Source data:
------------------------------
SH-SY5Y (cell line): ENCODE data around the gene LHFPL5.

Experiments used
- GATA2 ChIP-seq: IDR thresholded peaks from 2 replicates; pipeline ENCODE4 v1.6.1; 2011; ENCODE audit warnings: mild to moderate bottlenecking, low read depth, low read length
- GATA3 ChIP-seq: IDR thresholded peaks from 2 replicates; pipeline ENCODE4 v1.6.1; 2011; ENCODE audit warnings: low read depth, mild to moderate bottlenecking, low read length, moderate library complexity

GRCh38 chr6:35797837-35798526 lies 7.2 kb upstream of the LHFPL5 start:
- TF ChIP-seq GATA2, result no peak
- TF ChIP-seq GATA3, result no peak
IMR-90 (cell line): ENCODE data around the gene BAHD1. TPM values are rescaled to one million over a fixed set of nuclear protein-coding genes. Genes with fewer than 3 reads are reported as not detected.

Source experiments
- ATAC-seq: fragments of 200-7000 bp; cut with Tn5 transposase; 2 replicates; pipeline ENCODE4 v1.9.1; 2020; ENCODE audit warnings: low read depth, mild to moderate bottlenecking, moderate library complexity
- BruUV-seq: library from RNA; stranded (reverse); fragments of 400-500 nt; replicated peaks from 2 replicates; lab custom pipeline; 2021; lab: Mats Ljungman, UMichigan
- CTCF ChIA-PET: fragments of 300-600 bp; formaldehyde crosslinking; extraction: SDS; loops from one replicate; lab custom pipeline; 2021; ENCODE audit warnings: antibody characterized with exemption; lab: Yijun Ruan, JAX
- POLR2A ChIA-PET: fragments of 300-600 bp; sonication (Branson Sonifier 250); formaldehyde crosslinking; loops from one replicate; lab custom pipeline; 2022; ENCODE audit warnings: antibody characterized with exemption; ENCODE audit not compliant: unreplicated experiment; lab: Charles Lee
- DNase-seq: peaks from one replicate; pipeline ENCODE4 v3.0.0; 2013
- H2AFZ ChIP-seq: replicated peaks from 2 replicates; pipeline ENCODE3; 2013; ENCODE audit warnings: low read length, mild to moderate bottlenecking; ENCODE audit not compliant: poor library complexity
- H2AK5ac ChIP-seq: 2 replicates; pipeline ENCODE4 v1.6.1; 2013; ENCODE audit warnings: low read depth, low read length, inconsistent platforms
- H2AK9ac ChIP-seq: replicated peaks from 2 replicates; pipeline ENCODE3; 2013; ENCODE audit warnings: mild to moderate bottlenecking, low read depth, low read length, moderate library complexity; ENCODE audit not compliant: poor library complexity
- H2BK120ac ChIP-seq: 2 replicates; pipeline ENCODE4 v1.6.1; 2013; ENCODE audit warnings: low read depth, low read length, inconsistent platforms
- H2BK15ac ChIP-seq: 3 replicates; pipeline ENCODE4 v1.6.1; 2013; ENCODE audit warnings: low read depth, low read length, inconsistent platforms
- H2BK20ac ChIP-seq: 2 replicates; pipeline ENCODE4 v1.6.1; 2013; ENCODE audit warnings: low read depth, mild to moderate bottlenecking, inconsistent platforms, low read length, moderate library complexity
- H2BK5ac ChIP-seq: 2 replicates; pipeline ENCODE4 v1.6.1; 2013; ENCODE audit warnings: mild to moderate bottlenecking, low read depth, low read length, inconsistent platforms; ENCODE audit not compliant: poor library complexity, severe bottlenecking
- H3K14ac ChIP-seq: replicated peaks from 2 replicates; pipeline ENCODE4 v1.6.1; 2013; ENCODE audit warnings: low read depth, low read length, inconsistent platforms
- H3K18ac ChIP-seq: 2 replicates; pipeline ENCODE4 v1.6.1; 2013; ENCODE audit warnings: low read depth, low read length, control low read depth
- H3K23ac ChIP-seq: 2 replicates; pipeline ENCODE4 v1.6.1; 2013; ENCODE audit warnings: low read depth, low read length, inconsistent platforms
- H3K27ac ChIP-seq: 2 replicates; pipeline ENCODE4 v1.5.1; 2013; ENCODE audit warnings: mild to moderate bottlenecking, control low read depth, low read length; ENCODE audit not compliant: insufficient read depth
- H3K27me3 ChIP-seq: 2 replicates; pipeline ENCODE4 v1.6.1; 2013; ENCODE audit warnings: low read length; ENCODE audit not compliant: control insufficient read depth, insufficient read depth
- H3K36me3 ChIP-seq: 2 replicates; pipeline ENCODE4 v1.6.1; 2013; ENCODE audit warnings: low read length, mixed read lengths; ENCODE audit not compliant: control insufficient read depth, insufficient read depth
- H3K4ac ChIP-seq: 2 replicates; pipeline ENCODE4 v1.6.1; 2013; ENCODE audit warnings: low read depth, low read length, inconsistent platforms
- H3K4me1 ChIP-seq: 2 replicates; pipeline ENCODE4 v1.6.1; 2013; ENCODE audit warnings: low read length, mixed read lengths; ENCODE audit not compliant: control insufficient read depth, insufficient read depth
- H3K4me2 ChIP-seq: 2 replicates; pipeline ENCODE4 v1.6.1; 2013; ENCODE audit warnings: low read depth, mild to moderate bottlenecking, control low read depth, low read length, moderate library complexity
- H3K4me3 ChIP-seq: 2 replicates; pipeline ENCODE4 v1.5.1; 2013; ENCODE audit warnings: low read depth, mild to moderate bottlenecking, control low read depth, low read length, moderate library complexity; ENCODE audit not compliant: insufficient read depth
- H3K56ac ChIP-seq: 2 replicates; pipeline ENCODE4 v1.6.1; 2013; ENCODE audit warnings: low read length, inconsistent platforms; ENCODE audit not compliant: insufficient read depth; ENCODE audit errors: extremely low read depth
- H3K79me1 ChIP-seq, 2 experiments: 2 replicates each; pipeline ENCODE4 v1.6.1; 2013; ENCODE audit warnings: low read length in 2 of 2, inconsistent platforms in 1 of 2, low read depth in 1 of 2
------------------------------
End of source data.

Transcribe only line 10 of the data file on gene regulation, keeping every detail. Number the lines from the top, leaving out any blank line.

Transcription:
- ATAC-seq: fragments of 200-7000 bp; cut with Tn5 transposase; 2 replicates; pipeline ENCODE4 v1.9.1; 2020; ENCODE audit warnings: low read depth, mild to moderate bottlenecking, moderate library complexity